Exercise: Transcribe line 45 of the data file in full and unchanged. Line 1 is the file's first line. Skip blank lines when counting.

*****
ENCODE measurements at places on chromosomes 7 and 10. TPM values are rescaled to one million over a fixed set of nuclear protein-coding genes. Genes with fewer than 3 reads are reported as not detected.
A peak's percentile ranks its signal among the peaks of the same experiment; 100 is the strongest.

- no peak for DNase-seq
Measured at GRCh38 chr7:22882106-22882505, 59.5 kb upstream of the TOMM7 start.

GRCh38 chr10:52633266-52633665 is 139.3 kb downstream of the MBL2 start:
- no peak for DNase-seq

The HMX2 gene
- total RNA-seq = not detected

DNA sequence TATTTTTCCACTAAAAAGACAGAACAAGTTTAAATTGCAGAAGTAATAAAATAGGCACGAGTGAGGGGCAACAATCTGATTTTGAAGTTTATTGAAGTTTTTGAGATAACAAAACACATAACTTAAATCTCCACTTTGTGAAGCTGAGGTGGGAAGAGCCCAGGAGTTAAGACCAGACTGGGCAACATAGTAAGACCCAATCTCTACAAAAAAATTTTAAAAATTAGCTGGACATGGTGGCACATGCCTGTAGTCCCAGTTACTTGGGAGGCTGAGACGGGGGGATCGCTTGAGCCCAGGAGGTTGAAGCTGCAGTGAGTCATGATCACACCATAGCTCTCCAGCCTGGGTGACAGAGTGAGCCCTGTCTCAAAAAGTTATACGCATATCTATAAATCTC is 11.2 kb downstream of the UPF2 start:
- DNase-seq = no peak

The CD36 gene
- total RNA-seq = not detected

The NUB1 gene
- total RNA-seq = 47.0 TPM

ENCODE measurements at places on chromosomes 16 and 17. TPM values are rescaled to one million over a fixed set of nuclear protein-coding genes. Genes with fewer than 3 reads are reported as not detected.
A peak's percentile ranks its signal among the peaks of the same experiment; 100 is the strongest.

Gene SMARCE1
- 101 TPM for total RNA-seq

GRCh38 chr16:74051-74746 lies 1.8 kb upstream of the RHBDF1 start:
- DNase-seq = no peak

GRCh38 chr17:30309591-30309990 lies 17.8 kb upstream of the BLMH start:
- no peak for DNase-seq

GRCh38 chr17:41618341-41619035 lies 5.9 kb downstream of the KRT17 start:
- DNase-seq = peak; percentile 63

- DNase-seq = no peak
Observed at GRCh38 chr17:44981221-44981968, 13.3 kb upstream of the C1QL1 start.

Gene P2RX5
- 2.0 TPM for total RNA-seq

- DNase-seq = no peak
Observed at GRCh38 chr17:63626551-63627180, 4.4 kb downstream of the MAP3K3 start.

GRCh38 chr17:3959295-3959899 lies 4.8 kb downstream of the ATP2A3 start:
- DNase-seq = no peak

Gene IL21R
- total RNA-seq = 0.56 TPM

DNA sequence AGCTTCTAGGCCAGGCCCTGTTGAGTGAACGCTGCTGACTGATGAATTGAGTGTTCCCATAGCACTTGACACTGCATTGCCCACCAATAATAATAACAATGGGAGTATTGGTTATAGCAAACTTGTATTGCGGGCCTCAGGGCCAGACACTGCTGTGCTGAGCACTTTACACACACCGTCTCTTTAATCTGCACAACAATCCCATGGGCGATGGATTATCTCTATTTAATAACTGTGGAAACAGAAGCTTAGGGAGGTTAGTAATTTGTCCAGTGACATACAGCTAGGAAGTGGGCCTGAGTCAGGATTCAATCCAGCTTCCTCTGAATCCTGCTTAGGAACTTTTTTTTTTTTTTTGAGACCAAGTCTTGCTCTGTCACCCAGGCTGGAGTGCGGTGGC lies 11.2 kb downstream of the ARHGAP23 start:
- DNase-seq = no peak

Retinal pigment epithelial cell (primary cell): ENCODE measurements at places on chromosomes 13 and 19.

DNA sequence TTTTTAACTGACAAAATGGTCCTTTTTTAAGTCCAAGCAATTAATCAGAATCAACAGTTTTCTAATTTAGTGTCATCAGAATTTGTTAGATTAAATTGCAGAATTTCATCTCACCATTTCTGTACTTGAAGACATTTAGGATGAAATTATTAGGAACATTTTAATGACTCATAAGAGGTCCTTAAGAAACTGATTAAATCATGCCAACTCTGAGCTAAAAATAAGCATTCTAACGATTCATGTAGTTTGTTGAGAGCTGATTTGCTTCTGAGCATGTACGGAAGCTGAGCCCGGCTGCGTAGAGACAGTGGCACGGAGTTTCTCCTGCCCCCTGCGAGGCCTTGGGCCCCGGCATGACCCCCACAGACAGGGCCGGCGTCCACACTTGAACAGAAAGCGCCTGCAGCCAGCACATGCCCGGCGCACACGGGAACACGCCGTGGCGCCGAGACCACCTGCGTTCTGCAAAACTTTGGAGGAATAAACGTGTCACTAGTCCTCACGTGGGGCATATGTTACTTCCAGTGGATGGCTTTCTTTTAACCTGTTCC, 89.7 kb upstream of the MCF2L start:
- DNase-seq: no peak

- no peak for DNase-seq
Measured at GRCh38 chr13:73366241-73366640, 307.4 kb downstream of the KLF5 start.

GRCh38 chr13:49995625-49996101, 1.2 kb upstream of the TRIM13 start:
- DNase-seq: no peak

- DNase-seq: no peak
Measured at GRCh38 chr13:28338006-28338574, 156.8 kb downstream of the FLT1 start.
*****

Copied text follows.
Measured at GRCh38 chr13:28338006-28338574, 156.8 kb downstream of the FLT1 start.